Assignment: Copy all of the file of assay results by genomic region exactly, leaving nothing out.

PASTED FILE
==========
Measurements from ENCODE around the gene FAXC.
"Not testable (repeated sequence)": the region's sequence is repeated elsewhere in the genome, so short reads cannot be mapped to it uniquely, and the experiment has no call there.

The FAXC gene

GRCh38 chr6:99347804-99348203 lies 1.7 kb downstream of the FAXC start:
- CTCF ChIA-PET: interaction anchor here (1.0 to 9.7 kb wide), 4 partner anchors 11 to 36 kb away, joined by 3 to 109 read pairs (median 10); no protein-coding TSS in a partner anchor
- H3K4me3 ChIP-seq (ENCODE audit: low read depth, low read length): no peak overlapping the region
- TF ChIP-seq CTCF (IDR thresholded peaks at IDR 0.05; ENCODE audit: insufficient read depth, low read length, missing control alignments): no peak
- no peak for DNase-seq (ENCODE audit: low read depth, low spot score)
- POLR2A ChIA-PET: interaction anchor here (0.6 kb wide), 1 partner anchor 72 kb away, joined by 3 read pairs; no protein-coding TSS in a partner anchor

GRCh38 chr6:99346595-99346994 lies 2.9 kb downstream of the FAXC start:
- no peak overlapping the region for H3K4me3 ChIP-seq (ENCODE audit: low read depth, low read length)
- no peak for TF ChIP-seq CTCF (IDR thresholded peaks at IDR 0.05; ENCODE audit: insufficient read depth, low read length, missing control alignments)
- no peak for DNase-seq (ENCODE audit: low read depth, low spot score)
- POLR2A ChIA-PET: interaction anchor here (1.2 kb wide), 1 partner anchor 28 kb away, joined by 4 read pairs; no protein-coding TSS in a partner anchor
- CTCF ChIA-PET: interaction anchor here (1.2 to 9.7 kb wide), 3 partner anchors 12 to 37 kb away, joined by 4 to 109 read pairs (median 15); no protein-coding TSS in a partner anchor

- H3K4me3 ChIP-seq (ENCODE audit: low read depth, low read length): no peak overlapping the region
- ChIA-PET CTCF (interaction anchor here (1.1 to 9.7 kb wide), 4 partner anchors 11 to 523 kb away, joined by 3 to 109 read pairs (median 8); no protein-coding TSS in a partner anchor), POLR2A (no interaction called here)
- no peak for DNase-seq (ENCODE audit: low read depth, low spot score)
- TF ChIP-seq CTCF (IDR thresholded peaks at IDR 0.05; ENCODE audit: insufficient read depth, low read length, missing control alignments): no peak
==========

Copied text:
Measurements from ENCODE around the gene FAXC.
"Not testable (repeated sequence)": the region's sequence is repeated elsewhere in the genome, so short reads cannot be mapped to it uniquely, and the experiment has no call there.

The FAXC gene

GRCh38 chr6:99347804-99348203 lies 1.7 kb downstream of the FAXC start:
- CTCF ChIA-PET: interaction anchor here (1.0 to 9.7 kb wide), 4 partner anchors 11 to 36 kb away, joined by 3 to 109 read pairs (median 10); no protein-coding TSS in a partner anchor
- H3K4me3 ChIP-seq (ENCODE audit: low read depth, low read length): no peak overlapping the region
- TF ChIP-seq CTCF (IDR thresholded peaks at IDR 0.05; ENCODE audit: insufficient read depth, low read length, missing control alignments): no peak
- no peak for DNase-seq (ENCODE audit: low read depth, low spot score)
- POLR2A ChIA-PET: interaction anchor here (0.6 kb wide), 1 partner anchor 72 kb away, joined by 3 read pairs; no protein-coding TSS in a partner anchor

GRCh38 chr6:99346595-99346994 lies 2.9 kb downstream of the FAXC start:
- no peak overlapping the region for H3K4me3 ChIP-seq (ENCODE audit: low read depth, low read length)
- no peak for TF ChIP-seq CTCF (IDR thresholded peaks at IDR 0.05; ENCODE audit: insufficient read depth, low read length, missing control alignments)
- no peak for DNase-seq (ENCODE audit: low read depth, low spot score)
- POLR2A ChIA-PET: interaction anchor here (1.2 kb wide), 1 partner anchor 28 kb away, joined by 4 read pairs; no protein-coding TSS in a partner anchor
- CTCF ChIA-PET: interaction anchor here (1.2 to 9.7 kb wide), 3 partner anchors 12 to 37 kb away, joined by 4 to 109 read pairs (median 15); no protein-coding TSS in a partner anchor

- H3K4me3 ChIP-seq (ENCODE audit: low read depth, low read length): no peak overlapping the region
- ChIA-PET CTCF (interaction anchor here (1.1 to 9.7 kb wide), 4 partner anchors 11 to 523 kb away, joined by 3 to 109 read pairs (median 8); no protein-coding TSS in a partner anchor), POLR2A (no interaction called here)
- no peak for DNase-seq (ENCODE audit: low read depth, low spot score)
- TF ChIP-seq CTCF (IDR thresholded peaks at IDR 0.05; ENCODE audit: insufficient read depth, low read length, missing control alignments): no peak